It appears that the President of the United States will also forgo the proceedings in the Rotunda on Saturday in favor of staying at his ranch for another day.
Lest anyone think my displeasure is reserved exclusively for the Democratic LEADERSHIP (Note: The Republicans on the junket are not a part of the leadership in the Senate. Those in the comments from my last post who have demonstrated their towering ignorance by not being able to tell the difference between the Majority Leader of the Senate passing on this event and two relatively unknown GOP members skipping out might want to deepen their thinking faculties a bit.) anything I said about Reid above goes double for Bush.
Look, friends. Hearken to me.
A nation is an organism, a life form. And what animates this life form, what gives it the power to unite our people – so diverse, so different – are its traditions, myths and legends; in other words, the symbolic over the substantiative. The Constitution does a fine job in defining the powers of government. But its real power is in its iconic symbolism in which we have bound up all the hopes and dreams of our citizenry for a better life.
The United States is a very young country by any standard. We are so young, we really have no “myths” or “legends” per se. That’s because even our greatest mythic heroes like Daniel Boone and Davey Crockett left a written record behind along with friends and acquaintance who were able to tell biographers and historians what those two larger than life characters were all about. A “legend” is hardly legendary if we know that the myths surrounding the legend are untrue. And yet we continue to try and conjure up symbolic representations of our mythic heroes because it is through them that we like to see ourselves reflected in our national mirror.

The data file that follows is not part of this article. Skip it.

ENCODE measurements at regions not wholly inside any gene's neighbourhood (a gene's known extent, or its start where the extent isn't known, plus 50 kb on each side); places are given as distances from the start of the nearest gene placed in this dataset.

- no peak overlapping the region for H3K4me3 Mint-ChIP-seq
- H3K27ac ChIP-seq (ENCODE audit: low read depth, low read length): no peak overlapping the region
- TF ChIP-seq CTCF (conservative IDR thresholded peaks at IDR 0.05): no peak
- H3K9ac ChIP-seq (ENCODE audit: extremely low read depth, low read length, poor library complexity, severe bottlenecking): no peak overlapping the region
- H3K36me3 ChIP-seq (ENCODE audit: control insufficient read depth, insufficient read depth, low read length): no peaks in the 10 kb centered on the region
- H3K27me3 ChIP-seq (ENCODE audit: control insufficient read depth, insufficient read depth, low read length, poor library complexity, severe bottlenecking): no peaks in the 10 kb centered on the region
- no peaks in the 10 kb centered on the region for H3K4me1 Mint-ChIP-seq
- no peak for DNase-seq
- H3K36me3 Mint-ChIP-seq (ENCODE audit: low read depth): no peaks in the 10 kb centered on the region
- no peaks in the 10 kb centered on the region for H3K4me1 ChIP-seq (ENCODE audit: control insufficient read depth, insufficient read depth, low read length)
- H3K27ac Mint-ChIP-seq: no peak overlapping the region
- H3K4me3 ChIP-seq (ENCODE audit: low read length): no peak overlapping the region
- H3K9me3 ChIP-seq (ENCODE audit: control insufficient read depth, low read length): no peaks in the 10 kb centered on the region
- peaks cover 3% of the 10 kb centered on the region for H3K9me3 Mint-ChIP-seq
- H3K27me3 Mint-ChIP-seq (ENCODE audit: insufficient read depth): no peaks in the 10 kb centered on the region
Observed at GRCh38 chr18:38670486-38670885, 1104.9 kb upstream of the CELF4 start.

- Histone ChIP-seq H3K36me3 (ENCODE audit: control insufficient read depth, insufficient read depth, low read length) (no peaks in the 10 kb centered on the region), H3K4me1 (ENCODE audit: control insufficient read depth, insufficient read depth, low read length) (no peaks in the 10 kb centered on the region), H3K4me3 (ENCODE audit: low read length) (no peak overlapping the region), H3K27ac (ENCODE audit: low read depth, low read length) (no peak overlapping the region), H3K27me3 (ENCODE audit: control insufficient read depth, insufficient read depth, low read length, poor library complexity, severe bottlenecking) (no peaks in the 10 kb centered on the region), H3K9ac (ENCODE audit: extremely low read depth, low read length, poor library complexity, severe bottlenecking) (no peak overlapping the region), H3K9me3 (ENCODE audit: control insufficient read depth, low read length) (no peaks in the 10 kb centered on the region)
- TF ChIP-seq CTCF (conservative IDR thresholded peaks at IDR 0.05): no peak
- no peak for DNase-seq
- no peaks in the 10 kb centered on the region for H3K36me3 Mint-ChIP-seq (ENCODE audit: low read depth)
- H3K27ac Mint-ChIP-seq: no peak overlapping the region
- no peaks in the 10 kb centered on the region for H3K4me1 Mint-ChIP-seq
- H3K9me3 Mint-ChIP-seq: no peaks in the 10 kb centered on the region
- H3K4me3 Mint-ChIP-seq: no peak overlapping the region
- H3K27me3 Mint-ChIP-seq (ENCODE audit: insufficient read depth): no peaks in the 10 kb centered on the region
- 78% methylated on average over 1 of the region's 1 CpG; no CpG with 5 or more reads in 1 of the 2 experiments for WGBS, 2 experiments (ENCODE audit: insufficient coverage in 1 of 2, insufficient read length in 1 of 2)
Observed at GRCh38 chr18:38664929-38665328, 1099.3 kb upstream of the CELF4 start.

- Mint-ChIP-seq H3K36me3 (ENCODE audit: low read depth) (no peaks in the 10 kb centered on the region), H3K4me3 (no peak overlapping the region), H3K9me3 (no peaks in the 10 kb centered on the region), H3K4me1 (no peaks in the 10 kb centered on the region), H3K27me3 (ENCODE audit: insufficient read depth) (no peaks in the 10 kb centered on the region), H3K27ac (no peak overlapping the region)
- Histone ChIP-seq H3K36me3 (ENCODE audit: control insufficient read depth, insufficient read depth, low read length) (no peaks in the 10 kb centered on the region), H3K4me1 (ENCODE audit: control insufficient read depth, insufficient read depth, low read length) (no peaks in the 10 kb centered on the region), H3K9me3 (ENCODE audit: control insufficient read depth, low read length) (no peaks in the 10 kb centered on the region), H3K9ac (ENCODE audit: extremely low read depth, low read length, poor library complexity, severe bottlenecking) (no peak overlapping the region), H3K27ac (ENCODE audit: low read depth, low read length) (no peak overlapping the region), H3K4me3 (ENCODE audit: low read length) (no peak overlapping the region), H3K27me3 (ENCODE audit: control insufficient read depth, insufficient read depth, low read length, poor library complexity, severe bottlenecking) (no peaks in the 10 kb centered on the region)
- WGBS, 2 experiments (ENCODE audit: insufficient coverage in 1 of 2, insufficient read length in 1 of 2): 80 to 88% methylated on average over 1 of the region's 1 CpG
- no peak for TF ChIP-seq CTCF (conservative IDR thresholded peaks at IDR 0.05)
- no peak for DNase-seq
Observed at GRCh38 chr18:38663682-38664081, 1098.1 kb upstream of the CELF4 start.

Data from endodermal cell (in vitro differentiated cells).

And tied up in these efforts to create legends has been the dominant truth about American public life since George Washington; the presidency as a symbol of nationhood. We have no king, no royal family. Our continuity is the result of civil compact among all of us that the office of the presidency belongs to no man, no party; that it is the one aspect of public life in which we invest enormous power and place enormous trust in the occupant not to abuse that power. Hence, the presidency as a symbolic representation of us, the citizens of the United States imbues the occupant of that office with the status of civic god – especially after he is safely retired and unable to do any damage to our liberties.
I think Bush should be widely criticized for not attending every event related to the Ford funeral rites. The symbolic life of the nation demands that he attend and participate. I believe he and Reid’s failure to take part in the ceremonial, the tradition of laying to rest a former president and former Commander in Chief lessens the hold that office has on our emotional bonds with America – what Lincoln referred to as the “mystic chords of memory” – that allow us to rise above that which separates us and unite in common cause to remember a dead icon.
I fully expect the lefty commenters to belittle this rationalization. So be it. It is probably why in 50 years, long after I’m dust thank god, the way citizens feel about the United States will be unrecognizable to my generation.